Four Stealthy AGM-158C Long-Range Anti-Ship Missiles Flew Together In “Historic” Test

Two F/A-18E/F Super Hornets fired the quartet of AGM-158C missiles, a reflection of how these weapons would be employed in actual combat.

byJoseph Trevithick|
The Navy and Lockheed Martin recently conducted a "historic" test in which four AGM-158C Long Range Anti-Ship Missiles were in flight simultaneously.
A rendering of four AGM-158C Long Range Anti-Ship Missiles (LRASM) in flight. Lockheed Martin


The U.S. Navy and Lockheed Martin recently conducted a test in which a pair of F/A-18E/F Super Hornets launched four AGM-158C Long Range Anti-Ship Missiles, or LRASMs, which then flew on simultaneously. Described as "historic," this appears to be a first-of-its-kind event and one that is more representative of how these weapons would be employed in combat, especially in a future higher-end conflict, compared to just launching a single missile at a time.

Lockheed Martin announced the completion of the quadruple AGM-158C test, which is the 12th integrated flight test event for LRASM, or ITE-12, yesterday. The company said that the test was a success, but did not say where or when it had taken place specifically.

An AGM-158C Long Range Anti-Ship Missile (LRASM) in flight during a previous test. USAF

In ITE-12, "the U.S. Navy was able to demonstrate the weapon’s inherent high-end lethality from mission planning through kill chain integration and its effects on the target. All mission objectives were met, reinforcing high confidence in the weapon’s capabilities and superior firepower," according to a Lockheed Martin press release. "The successful test was a graduation exercise for the missiles’ latest configuration and lays the foundation for increased capabilities to come."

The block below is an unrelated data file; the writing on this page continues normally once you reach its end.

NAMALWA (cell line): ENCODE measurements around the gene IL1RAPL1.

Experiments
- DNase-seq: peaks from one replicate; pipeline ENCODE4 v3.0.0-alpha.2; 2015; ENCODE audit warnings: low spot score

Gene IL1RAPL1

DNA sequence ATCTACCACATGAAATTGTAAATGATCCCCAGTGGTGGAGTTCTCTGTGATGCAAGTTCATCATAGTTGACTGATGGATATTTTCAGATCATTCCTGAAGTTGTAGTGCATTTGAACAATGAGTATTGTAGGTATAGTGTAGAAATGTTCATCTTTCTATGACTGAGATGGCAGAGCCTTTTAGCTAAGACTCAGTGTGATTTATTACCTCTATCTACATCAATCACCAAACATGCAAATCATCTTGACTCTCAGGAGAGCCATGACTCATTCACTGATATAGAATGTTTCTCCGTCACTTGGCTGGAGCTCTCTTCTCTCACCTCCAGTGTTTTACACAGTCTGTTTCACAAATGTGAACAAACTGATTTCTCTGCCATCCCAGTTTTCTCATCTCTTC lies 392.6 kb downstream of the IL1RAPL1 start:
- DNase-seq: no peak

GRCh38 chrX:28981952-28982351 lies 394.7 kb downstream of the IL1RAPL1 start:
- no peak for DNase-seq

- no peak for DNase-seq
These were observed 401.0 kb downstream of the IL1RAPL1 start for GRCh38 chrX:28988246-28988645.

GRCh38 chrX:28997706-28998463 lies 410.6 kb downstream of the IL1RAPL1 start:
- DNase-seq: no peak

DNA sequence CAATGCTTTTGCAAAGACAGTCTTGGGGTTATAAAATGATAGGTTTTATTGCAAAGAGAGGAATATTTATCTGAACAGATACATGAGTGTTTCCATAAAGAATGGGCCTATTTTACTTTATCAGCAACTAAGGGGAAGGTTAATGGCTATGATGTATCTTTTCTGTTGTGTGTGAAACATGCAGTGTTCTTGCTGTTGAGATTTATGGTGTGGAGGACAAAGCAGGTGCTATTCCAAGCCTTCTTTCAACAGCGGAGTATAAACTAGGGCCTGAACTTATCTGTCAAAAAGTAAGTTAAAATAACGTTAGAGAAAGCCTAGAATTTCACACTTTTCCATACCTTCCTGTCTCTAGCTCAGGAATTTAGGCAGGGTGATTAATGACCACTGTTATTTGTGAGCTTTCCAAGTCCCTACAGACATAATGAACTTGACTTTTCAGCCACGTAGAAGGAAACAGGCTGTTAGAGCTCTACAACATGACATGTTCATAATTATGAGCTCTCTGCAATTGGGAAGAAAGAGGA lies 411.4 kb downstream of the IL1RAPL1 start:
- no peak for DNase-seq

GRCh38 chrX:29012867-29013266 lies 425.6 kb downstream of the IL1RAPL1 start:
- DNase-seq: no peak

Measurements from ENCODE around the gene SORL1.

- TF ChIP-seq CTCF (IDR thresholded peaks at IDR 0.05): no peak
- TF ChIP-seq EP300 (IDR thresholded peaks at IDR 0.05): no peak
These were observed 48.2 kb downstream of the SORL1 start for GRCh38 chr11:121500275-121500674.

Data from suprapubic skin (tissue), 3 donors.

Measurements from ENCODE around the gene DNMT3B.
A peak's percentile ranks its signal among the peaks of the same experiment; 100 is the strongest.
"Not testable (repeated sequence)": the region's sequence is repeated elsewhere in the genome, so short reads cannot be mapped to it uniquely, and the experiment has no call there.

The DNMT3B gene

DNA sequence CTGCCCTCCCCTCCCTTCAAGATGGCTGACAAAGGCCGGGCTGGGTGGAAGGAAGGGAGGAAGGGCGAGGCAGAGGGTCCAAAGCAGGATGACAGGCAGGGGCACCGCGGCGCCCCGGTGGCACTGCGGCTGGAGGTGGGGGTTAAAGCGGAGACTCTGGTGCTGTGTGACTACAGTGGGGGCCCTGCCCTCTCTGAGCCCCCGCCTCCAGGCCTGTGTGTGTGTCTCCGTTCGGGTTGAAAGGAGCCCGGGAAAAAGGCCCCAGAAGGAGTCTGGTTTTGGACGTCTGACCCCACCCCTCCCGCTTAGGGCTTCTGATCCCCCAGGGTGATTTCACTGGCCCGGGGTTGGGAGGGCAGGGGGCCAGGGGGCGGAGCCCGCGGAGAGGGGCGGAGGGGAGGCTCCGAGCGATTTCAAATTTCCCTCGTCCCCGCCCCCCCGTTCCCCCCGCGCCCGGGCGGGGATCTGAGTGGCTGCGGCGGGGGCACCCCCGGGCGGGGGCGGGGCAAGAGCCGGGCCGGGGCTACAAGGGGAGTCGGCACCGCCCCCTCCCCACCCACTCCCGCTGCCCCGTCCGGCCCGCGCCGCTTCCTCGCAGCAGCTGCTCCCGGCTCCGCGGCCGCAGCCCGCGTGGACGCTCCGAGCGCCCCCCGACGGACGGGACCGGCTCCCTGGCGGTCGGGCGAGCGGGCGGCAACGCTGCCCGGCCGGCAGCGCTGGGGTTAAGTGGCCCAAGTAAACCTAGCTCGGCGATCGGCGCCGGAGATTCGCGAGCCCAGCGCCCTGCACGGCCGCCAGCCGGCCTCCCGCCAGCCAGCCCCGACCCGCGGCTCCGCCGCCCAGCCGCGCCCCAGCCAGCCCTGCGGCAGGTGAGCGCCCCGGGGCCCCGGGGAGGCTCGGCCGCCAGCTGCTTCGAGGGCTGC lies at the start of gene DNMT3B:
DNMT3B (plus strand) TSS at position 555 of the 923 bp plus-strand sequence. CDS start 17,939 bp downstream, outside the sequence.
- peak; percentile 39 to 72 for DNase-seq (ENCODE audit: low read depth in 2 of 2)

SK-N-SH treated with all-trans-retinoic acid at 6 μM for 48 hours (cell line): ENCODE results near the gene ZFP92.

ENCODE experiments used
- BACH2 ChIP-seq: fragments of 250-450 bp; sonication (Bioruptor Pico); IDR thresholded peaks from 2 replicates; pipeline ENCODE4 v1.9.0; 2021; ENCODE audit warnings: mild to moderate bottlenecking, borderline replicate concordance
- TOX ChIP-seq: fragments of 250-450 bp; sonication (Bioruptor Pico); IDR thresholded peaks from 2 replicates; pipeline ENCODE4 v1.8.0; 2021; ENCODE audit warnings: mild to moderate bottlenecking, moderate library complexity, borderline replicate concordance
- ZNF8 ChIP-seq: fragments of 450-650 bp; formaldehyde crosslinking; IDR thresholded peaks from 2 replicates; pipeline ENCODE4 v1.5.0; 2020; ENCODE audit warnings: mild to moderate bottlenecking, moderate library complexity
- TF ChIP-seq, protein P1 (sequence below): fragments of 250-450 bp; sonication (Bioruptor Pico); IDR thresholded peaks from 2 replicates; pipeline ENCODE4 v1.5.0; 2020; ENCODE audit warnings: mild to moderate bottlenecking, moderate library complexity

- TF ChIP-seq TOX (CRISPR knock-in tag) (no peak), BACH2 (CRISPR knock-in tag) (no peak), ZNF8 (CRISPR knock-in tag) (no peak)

Two F/A-18E/F Super Hornets, each carrying two AGM-158Cs, were employed as the launch platforms during ITE-12, a U.S. Navy spokesperson told The War Zone. The Navy declined to answer questions about whether the missiles were launched from or approached their targets from different vectors, citing operational security.

The Super Hornet is currently the only Navy aircraft known to be capable of employing LRASM. The Navy is working to integrate the AGM-158C onto its P-8A Poseidon maritime patrol and surveillance aircraft. There are also plans to add it to the arsenal of at least some F-35 Joint Strike Fighter variants, but for external carriage only. U.S. Air Force B-1B bombers can also employ LRASM.

A US Navy F/A-18F test et carrying an AGM-158C (in black under the right wing) among other stores. Lockheed Martin

In addition, Lockheed Martin, in cooperation with the U.S. Navy, has previously demonstrated a surface-launched version of the LRASM that can be fired from a strike-length Mk 41 Vertical Launch System cell.

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It is not entirely clear what specific versions of the LRASM were launched during ITE-12.

"The configuration being tested is the latest evolution of the LRASM weapon system, offering a solution that establishes the warfighter’s anti-surface dominance in any region," a Lockheed Martin spokesperson told The War Zone when asked. "The superior range, survivability, and targeting capabilities of LRASM provide real Distributed Lethality and ability to pace the threat far into the future."